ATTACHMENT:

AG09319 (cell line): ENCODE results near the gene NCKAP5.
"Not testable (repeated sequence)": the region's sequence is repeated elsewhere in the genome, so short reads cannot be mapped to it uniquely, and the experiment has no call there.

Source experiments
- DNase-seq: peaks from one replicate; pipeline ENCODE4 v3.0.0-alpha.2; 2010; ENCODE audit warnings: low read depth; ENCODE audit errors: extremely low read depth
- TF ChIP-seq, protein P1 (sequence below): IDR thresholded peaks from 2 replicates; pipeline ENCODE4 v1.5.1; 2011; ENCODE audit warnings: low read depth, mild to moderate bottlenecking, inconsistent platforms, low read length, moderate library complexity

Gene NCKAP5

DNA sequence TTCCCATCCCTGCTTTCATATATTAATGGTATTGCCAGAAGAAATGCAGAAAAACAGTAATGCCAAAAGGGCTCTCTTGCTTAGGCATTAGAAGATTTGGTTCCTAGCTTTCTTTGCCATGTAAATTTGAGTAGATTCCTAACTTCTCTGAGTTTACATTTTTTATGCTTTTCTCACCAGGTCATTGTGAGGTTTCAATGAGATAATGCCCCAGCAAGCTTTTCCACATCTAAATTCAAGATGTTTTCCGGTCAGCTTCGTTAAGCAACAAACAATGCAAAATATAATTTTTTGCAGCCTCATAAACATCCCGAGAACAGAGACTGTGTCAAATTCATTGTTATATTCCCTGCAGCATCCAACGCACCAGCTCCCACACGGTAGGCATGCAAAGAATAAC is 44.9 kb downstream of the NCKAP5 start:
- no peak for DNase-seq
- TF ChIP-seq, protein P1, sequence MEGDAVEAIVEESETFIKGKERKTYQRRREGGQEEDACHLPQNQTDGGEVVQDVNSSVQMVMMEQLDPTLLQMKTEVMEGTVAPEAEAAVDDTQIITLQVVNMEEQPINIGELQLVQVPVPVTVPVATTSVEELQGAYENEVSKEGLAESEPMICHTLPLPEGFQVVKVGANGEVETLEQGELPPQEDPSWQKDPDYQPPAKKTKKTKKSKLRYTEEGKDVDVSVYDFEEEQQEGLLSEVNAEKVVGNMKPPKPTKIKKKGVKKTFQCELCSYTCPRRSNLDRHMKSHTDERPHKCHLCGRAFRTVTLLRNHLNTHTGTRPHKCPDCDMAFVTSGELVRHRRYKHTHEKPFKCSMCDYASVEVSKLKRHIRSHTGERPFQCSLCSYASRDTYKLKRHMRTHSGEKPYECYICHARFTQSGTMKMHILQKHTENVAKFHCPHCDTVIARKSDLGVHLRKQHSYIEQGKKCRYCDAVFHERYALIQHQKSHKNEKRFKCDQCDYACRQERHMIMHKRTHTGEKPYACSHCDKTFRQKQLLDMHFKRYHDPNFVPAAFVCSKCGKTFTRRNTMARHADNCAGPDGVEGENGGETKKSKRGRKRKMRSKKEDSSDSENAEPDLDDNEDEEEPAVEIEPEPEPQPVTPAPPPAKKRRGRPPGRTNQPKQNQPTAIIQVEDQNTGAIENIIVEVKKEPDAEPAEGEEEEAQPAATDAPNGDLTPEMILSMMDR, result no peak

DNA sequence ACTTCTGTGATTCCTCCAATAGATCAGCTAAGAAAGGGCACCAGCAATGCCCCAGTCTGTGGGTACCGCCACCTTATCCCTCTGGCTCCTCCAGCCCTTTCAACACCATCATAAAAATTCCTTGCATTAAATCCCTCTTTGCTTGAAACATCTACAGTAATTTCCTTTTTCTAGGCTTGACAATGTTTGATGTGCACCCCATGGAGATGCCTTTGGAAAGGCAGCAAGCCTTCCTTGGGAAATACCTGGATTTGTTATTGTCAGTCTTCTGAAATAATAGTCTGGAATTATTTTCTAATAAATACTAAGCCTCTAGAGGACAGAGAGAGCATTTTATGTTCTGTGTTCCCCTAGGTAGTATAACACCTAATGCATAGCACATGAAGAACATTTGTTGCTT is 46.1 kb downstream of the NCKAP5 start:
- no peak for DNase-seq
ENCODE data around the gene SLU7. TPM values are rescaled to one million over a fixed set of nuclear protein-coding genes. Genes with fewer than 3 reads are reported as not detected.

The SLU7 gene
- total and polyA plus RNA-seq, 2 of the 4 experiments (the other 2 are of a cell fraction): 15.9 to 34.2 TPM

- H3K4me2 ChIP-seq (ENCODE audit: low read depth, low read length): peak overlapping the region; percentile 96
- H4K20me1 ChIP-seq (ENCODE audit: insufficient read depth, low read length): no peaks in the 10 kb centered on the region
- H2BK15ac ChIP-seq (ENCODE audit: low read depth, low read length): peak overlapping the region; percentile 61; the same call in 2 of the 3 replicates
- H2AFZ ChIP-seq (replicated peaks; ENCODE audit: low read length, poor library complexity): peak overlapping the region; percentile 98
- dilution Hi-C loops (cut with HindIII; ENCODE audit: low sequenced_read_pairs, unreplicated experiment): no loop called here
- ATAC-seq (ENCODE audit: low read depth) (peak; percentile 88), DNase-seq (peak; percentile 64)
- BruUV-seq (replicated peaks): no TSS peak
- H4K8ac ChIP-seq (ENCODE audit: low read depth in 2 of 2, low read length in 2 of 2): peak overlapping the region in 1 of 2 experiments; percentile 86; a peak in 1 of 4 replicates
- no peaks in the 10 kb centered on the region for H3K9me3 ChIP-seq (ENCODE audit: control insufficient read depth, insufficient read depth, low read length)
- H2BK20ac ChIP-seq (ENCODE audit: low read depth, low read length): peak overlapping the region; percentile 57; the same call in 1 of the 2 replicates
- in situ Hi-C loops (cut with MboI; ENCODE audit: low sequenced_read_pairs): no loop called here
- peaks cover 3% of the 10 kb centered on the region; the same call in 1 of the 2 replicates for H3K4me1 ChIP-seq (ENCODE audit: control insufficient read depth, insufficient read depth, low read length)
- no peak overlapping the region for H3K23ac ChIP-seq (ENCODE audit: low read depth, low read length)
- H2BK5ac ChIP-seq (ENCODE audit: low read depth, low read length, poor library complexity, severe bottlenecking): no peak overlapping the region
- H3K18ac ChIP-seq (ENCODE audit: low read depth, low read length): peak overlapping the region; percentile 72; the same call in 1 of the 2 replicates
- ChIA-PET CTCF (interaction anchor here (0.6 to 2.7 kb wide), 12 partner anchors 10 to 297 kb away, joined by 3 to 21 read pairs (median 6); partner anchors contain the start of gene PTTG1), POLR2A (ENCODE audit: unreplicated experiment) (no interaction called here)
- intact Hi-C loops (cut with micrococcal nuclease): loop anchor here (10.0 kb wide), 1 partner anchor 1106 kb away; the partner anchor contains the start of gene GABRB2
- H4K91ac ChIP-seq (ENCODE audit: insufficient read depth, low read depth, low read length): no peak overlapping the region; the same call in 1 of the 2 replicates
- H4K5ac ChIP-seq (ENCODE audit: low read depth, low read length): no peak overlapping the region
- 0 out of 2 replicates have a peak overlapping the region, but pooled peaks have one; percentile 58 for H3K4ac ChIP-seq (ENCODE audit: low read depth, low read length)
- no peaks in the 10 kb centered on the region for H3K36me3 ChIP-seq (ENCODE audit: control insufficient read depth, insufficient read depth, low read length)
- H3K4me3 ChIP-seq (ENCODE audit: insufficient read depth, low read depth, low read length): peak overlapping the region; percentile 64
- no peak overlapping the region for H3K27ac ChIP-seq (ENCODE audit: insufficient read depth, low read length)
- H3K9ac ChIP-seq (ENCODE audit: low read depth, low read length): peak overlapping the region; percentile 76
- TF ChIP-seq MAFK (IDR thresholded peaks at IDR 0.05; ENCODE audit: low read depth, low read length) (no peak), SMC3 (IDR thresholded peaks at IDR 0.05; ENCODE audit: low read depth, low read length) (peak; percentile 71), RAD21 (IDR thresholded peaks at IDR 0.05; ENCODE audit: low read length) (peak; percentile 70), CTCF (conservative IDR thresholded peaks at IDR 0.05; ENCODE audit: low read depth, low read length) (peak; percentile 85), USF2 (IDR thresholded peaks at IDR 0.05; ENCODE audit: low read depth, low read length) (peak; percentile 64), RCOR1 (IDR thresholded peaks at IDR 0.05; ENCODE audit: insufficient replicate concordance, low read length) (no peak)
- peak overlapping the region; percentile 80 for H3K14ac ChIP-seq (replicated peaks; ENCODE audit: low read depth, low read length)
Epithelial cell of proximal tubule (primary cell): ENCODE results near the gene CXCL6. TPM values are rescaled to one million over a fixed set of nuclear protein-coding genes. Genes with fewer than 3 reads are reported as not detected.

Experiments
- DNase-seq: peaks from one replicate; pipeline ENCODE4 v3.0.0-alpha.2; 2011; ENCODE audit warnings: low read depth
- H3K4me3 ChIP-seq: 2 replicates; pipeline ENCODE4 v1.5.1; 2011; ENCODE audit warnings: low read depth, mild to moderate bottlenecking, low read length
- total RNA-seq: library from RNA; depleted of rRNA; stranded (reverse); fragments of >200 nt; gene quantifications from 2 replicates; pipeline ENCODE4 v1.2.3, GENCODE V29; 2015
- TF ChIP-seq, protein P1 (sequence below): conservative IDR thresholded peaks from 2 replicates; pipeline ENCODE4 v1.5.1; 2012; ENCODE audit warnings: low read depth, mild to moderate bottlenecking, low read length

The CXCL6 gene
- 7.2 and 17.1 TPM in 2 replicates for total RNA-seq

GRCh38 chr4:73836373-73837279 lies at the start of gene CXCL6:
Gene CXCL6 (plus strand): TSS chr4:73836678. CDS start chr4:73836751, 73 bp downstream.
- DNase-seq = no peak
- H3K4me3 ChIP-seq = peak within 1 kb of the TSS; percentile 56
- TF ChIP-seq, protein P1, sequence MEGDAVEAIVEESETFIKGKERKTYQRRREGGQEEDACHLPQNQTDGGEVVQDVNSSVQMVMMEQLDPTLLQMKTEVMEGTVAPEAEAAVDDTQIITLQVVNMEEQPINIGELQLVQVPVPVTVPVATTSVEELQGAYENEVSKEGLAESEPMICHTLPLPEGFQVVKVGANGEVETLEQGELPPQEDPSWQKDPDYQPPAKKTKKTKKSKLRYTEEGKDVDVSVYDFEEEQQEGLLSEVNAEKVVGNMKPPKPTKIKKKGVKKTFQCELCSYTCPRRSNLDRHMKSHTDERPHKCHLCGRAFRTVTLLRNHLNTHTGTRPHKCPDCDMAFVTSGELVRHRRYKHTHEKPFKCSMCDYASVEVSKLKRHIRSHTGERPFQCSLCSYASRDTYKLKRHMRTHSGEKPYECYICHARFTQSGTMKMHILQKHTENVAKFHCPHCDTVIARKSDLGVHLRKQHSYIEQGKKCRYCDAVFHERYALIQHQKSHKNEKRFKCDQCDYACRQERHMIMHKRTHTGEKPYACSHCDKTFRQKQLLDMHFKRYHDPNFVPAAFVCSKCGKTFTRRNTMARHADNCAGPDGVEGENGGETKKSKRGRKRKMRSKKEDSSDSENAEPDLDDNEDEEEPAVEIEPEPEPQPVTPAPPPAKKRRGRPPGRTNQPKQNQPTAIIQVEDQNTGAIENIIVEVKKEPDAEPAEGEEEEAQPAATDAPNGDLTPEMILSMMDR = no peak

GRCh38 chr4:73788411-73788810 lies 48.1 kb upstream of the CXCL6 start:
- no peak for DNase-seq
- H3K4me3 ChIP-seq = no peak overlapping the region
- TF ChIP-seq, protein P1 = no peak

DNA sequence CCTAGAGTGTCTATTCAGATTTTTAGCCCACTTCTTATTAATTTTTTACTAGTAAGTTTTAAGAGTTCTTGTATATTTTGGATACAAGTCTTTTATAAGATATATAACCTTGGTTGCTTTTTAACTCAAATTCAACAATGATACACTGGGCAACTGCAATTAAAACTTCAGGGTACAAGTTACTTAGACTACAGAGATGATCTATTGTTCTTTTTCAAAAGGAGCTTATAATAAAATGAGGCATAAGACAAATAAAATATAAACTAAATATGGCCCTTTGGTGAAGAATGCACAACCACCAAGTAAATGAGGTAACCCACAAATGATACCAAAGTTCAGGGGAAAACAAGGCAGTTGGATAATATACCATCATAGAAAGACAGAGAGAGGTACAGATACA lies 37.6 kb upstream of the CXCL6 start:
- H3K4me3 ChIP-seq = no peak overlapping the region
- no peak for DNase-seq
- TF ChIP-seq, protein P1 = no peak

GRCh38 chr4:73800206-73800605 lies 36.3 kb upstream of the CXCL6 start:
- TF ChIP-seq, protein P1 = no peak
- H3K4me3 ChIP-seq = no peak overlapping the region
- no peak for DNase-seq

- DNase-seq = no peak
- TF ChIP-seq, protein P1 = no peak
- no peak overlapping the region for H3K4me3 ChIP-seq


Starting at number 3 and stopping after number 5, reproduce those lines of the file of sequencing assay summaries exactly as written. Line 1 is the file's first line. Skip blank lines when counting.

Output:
Source experiments
- DNase-seq: peaks from one replicate; pipeline ENCODE4 v3.0.0-alpha.2; 2010; ENCODE audit warnings: low read depth; ENCODE audit errors: extremely low read depth
- TF ChIP-seq, protein P1 (sequence below): IDR thresholded peaks from 2 replicates; pipeline ENCODE4 v1.5.1; 2011; ENCODE audit warnings: low read depth, mild to moderate bottlenecking, inconsistent platforms, low read length, moderate library complexity